Edmund Burke, writing of the French Revolution, declared, "Society cannot exist unless a controlling power upon will and appetite be placed somewhere, and the less of it there is within, the more there must be without." Since his day the control over will and appetite has shifted increasingly from the individual to the legal and economic system of the state. One aspect of that change may be traced in the lives of Rev. Abiel Holmes, Dr. Oliver Wendell Holmes, his son, and Mr. Justice Oliver Wendell Holmes, Jr., his grandson.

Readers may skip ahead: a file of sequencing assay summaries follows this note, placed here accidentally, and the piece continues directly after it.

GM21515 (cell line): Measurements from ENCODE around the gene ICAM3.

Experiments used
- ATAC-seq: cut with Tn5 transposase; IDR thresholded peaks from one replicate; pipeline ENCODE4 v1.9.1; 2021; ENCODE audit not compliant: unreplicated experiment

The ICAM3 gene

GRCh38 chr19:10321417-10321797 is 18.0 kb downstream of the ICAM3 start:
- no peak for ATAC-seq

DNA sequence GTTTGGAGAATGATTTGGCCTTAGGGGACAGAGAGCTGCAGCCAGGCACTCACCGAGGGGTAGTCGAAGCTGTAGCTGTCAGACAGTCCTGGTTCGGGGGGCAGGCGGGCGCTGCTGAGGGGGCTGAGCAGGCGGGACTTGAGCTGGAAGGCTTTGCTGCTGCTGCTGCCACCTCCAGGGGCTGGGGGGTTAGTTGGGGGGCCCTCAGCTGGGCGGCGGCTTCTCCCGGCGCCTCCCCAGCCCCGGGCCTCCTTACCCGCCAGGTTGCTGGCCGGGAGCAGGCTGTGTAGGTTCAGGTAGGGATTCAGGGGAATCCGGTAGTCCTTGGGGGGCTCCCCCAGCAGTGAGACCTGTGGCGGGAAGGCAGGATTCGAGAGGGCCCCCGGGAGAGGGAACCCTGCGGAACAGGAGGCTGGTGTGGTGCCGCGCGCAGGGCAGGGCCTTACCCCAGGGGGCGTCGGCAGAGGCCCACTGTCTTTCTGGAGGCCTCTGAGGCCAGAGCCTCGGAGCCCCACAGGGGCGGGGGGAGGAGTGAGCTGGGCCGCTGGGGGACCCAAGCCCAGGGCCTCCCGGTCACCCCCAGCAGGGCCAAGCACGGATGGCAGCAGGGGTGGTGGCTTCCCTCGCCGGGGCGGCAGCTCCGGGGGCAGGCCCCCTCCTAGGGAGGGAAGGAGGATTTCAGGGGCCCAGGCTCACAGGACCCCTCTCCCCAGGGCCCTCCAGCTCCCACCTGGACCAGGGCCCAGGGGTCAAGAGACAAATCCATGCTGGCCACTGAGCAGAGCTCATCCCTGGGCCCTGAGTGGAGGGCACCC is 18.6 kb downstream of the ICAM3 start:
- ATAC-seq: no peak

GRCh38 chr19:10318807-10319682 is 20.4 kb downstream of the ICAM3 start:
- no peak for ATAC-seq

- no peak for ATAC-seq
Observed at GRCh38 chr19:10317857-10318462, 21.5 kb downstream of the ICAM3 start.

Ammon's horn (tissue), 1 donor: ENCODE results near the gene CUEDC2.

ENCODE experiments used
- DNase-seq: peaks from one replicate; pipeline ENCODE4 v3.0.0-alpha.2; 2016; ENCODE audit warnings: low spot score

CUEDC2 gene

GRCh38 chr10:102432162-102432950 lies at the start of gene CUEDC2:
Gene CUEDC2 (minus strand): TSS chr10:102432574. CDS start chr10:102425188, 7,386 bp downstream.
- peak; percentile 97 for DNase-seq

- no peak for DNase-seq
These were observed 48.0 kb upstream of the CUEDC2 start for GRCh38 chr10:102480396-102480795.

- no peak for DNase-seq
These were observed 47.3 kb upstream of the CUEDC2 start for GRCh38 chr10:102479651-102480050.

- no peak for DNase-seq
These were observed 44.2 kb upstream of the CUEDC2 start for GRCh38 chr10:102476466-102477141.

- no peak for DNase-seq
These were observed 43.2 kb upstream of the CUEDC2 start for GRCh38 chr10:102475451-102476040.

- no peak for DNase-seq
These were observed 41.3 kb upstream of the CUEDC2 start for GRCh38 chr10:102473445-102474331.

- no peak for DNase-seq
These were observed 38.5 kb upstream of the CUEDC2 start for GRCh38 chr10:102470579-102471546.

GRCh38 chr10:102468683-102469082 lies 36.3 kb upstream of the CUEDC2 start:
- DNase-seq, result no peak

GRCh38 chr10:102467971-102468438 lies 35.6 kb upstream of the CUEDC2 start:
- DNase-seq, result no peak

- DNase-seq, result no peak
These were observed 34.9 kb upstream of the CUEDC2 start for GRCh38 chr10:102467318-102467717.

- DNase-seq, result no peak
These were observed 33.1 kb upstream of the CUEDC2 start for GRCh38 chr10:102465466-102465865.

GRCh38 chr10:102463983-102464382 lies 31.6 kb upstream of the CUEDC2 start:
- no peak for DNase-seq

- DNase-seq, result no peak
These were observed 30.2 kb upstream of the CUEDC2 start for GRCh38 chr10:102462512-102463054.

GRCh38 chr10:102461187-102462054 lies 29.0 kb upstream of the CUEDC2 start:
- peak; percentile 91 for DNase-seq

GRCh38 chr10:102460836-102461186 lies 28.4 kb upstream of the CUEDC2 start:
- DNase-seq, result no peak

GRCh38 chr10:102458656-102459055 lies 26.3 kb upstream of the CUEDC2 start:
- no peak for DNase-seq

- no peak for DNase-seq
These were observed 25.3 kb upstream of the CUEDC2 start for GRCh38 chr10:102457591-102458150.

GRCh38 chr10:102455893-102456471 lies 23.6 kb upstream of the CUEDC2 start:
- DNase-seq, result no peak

Rev. Abiel Holmes, pastor of the First Congregational Church of Cambridge, Mass, was 45 years old when his son Oliver Wendell was born in 1809. Mrs. Holmes' family, the Wendells, was more distinguished than that of Rev. Holmes. Her father was a judge, and her ancestors included the first published American poet and a governor of the Massachusetts Bay Colony.